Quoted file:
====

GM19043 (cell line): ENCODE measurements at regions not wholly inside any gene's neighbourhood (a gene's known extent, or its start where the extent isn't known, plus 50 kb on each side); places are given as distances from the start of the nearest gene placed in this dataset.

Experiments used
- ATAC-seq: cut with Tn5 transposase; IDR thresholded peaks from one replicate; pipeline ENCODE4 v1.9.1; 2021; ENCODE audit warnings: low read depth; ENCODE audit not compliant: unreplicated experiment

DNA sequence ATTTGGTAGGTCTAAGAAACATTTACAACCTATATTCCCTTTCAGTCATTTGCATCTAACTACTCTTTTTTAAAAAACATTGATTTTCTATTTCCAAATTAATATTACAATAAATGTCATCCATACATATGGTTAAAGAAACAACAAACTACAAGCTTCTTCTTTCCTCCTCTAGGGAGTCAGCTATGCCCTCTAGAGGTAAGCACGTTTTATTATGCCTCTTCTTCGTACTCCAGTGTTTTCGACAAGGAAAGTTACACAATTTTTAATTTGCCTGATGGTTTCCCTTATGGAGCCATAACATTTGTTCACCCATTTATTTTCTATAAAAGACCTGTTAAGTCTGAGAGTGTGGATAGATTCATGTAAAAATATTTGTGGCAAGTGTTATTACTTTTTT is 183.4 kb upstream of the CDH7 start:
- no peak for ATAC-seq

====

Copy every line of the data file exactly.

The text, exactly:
GM19043 (cell line): ENCODE measurements at regions not wholly inside any gene's neighbourhood (a gene's known extent, or its start where the extent isn't known, plus 50 kb on each side); places are given as distances from the start of the nearest gene placed in this dataset.

Experiments used
- ATAC-seq: cut with Tn5 transposase; IDR thresholded peaks from one replicate; pipeline ENCODE4 v1.9.1; 2021; ENCODE audit warnings: low read depth; ENCODE audit not compliant: unreplicated experiment

DNA sequence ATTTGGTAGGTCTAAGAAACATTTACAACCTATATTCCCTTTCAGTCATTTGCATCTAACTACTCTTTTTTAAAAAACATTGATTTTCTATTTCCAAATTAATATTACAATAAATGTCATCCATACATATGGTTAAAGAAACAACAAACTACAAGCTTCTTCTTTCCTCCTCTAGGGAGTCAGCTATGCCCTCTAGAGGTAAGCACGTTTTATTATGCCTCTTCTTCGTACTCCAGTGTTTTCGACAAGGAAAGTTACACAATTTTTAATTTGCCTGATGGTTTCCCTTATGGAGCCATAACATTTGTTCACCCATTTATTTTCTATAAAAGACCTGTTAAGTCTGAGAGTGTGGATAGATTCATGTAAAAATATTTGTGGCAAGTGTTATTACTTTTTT is 183.4 kb upstream of the CDH7 start:
- no peak for ATAC-seq